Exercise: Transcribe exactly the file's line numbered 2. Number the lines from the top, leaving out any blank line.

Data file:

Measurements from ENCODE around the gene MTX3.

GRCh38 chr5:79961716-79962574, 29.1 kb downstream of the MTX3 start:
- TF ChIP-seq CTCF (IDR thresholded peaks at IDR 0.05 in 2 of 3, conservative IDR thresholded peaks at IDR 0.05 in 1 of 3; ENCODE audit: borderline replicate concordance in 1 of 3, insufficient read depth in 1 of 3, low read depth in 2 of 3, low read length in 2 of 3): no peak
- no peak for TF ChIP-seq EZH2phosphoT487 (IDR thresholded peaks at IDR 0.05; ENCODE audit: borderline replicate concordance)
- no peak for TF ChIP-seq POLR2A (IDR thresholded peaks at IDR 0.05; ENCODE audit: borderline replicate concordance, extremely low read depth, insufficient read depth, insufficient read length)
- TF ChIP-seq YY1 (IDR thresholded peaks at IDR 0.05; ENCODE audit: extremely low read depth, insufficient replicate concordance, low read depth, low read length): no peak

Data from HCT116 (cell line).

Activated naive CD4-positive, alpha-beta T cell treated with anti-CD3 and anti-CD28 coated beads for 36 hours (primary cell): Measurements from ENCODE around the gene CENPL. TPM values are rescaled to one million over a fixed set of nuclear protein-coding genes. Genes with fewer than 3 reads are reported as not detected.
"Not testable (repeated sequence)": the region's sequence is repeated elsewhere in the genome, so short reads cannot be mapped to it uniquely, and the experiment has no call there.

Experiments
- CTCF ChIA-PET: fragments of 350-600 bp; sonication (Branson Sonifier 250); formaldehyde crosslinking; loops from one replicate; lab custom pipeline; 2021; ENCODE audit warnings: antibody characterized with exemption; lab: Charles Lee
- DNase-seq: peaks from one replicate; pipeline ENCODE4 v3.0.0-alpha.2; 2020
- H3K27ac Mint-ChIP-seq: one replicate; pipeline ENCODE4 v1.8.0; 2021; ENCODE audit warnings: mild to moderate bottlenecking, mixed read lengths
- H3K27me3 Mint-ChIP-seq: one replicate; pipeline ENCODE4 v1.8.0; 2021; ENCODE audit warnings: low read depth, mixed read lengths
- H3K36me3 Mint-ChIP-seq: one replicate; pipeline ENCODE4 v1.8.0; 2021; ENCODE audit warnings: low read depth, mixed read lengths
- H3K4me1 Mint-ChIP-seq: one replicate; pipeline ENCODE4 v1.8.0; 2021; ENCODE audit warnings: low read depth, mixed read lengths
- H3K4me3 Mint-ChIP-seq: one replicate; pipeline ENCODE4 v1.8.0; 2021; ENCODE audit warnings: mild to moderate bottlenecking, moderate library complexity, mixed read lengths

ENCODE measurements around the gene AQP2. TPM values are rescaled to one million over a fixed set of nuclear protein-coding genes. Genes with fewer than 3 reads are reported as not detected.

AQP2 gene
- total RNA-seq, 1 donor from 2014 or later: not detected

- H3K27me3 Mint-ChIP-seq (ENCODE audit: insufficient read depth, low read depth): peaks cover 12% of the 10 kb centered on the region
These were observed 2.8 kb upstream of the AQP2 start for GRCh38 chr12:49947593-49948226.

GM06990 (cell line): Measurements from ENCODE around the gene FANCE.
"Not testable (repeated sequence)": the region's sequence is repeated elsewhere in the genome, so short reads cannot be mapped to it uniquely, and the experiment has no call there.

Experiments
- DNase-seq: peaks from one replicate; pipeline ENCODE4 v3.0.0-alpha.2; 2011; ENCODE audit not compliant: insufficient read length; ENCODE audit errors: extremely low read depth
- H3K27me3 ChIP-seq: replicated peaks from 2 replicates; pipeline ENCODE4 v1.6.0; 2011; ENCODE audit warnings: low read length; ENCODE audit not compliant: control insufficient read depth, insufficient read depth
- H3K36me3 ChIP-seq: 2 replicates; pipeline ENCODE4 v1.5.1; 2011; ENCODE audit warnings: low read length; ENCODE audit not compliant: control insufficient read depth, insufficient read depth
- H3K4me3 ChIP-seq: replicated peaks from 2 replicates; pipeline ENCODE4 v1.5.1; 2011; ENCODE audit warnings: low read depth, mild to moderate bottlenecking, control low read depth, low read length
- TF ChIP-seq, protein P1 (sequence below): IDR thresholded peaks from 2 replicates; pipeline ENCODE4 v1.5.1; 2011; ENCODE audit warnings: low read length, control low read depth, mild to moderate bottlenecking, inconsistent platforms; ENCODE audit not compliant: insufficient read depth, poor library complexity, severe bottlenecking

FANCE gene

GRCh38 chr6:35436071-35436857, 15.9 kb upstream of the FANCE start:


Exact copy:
GRCh38 chr5:79961716-79962574, 29.1 kb downstream of the MTX3 start: